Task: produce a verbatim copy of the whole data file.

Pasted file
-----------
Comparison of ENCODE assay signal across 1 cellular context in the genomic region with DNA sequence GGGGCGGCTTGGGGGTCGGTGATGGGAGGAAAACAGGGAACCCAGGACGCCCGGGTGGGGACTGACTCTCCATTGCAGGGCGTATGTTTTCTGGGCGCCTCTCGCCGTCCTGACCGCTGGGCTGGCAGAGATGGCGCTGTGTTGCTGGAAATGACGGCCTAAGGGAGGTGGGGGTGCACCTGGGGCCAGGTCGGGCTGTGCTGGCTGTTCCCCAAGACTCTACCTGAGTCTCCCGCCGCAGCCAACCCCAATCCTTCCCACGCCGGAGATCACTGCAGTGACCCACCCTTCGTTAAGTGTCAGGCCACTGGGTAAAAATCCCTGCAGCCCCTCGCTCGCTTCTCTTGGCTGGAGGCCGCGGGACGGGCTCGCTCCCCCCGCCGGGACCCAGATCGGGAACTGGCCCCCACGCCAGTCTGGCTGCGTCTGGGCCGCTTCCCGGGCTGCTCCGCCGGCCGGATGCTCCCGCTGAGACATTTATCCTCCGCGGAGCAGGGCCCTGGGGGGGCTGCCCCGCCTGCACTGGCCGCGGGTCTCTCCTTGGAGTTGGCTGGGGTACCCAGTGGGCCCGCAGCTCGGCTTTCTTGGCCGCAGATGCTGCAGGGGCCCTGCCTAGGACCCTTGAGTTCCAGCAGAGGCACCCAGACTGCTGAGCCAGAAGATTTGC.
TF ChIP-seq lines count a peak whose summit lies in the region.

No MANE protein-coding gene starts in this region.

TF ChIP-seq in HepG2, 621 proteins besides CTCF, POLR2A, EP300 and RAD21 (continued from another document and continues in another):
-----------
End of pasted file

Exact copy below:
Comparison of ENCODE assay signal across 1 cellular context in the genomic region with DNA sequence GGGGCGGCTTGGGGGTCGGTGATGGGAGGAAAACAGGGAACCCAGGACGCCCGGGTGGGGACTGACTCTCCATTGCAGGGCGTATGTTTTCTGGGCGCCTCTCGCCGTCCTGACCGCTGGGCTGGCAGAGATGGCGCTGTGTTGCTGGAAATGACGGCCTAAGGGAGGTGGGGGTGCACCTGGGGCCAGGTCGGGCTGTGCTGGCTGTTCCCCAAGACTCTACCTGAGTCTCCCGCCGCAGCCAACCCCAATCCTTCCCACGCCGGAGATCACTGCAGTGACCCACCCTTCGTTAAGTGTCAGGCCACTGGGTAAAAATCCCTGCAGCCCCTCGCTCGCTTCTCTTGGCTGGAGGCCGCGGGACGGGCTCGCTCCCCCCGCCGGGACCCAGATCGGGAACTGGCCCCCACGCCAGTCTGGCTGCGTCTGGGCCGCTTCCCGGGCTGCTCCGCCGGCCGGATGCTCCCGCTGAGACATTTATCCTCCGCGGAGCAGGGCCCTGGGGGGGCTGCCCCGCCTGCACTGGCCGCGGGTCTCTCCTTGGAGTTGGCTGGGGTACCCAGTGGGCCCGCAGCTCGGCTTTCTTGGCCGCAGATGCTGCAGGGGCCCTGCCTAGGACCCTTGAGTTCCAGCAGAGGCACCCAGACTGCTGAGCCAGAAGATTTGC.
TF ChIP-seq lines count a peak whose summit lies in the region.

No MANE protein-coding gene starts in this region.

TF ChIP-seq in HepG2, 621 proteins besides CTCF, POLR2A, EP300 and RAD21 (continued from another document and continues in another):